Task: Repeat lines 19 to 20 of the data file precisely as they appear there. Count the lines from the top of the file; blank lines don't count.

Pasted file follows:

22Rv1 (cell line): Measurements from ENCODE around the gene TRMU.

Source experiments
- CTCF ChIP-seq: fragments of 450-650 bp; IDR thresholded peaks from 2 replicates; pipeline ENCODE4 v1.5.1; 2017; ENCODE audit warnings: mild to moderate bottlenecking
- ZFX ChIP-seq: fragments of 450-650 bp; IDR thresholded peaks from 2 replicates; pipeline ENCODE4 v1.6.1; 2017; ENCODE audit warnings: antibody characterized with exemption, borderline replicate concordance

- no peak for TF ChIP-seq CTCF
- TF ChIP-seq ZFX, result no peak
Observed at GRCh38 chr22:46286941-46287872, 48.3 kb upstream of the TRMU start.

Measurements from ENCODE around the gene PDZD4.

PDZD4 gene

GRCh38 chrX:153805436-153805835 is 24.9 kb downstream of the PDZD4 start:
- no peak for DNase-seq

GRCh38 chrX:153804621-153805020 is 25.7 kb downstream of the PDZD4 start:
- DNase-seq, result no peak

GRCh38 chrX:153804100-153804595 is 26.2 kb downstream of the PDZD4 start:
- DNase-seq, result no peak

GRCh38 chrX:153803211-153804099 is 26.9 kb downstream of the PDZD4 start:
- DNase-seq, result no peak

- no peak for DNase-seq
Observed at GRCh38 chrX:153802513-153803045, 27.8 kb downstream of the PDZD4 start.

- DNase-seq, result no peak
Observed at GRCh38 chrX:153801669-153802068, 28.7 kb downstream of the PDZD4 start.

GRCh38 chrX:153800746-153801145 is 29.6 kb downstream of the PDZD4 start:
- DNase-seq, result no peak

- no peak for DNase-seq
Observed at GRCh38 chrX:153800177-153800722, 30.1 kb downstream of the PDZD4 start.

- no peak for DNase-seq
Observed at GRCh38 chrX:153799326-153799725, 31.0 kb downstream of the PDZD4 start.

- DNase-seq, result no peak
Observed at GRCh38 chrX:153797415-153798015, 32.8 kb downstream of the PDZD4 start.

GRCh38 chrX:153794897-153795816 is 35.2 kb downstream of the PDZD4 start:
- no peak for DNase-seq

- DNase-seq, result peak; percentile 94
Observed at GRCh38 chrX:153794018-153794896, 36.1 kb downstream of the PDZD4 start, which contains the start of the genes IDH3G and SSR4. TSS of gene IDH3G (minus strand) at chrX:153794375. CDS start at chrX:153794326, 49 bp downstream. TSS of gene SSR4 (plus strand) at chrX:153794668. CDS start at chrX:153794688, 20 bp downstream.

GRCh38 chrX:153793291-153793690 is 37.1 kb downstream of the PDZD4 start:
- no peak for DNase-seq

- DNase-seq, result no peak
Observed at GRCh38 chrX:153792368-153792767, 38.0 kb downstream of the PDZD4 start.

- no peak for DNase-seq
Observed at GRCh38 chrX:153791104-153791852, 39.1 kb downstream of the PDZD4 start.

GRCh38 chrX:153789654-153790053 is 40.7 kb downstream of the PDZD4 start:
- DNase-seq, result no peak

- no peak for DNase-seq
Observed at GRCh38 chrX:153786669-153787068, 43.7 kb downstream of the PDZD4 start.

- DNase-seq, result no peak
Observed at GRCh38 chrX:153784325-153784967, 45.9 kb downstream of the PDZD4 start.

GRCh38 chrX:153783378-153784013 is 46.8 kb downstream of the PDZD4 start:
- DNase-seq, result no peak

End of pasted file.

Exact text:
Observed at GRCh38 chrX:153802513-153803045, 27.8 kb downstream of the PDZD4 start.

- DNase-seq, result no peak